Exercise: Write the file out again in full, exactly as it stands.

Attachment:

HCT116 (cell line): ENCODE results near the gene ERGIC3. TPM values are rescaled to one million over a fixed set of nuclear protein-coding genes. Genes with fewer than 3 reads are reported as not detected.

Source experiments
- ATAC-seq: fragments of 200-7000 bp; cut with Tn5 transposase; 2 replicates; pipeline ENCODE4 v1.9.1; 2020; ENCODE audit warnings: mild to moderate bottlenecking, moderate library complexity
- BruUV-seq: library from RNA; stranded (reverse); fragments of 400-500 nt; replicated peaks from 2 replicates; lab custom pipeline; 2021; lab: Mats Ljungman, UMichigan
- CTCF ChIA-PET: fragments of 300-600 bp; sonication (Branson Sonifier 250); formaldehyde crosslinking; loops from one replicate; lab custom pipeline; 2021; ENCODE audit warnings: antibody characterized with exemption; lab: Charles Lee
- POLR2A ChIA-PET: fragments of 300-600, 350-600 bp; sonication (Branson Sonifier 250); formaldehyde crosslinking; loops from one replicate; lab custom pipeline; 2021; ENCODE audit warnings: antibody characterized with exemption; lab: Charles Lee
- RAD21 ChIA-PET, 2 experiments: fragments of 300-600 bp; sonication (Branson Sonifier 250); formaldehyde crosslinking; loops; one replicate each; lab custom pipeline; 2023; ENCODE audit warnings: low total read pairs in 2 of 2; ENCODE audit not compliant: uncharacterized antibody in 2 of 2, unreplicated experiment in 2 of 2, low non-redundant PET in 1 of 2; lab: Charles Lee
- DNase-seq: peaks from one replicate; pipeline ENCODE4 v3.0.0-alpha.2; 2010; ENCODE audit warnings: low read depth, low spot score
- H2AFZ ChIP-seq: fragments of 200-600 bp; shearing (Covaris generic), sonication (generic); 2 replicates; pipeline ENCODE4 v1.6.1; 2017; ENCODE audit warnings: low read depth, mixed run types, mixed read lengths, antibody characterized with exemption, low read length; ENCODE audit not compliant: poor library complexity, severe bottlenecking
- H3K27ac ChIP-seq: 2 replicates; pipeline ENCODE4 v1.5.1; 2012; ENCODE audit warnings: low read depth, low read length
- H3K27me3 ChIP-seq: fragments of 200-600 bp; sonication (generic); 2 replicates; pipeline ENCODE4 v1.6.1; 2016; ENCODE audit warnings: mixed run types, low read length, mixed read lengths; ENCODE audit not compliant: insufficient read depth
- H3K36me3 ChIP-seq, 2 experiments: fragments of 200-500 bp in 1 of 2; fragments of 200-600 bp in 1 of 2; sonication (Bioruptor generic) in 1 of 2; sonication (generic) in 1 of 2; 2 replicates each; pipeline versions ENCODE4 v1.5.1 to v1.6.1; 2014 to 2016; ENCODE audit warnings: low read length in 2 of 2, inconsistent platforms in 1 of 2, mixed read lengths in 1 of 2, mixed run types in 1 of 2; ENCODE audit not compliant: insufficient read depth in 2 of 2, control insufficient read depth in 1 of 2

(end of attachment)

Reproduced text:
HCT116 (cell line): ENCODE results near the gene ERGIC3. TPM values are rescaled to one million over a fixed set of nuclear protein-coding genes. Genes with fewer than 3 reads are reported as not detected.

Source experiments
- ATAC-seq: fragments of 200-7000 bp; cut with Tn5 transposase; 2 replicates; pipeline ENCODE4 v1.9.1; 2020; ENCODE audit warnings: mild to moderate bottlenecking, moderate library complexity
- BruUV-seq: library from RNA; stranded (reverse); fragments of 400-500 nt; replicated peaks from 2 replicates; lab custom pipeline; 2021; lab: Mats Ljungman, UMichigan
- CTCF ChIA-PET: fragments of 300-600 bp; sonication (Branson Sonifier 250); formaldehyde crosslinking; loops from one replicate; lab custom pipeline; 2021; ENCODE audit warnings: antibody characterized with exemption; lab: Charles Lee
- POLR2A ChIA-PET: fragments of 300-600, 350-600 bp; sonication (Branson Sonifier 250); formaldehyde crosslinking; loops from one replicate; lab custom pipeline; 2021; ENCODE audit warnings: antibody characterized with exemption; lab: Charles Lee
- RAD21 ChIA-PET, 2 experiments: fragments of 300-600 bp; sonication (Branson Sonifier 250); formaldehyde crosslinking; loops; one replicate each; lab custom pipeline; 2023; ENCODE audit warnings: low total read pairs in 2 of 2; ENCODE audit not compliant: uncharacterized antibody in 2 of 2, unreplicated experiment in 2 of 2, low non-redundant PET in 1 of 2; lab: Charles Lee
- DNase-seq: peaks from one replicate; pipeline ENCODE4 v3.0.0-alpha.2; 2010; ENCODE audit warnings: low read depth, low spot score
- H2AFZ ChIP-seq: fragments of 200-600 bp; shearing (Covaris generic), sonication (generic); 2 replicates; pipeline ENCODE4 v1.6.1; 2017; ENCODE audit warnings: low read depth, mixed run types, mixed read lengths, antibody characterized with exemption, low read length; ENCODE audit not compliant: poor library complexity, severe bottlenecking
- H3K27ac ChIP-seq: 2 replicates; pipeline ENCODE4 v1.5.1; 2012; ENCODE audit warnings: low read depth, low read length
- H3K27me3 ChIP-seq: fragments of 200-600 bp; sonication (generic); 2 replicates; pipeline ENCODE4 v1.6.1; 2016; ENCODE audit warnings: mixed run types, low read length, mixed read lengths; ENCODE audit not compliant: insufficient read depth
- H3K36me3 ChIP-seq, 2 experiments: fragments of 200-500 bp in 1 of 2; fragments of 200-600 bp in 1 of 2; sonication (Bioruptor generic) in 1 of 2; sonication (generic) in 1 of 2; 2 replicates each; pipeline versions ENCODE4 v1.5.1 to v1.6.1; 2014 to 2016; ENCODE audit warnings: low read length in 2 of 2, inconsistent platforms in 1 of 2, mixed read lengths in 1 of 2, mixed run types in 1 of 2; ENCODE audit not compliant: insufficient read depth in 2 of 2, control insufficient read depth in 1 of 2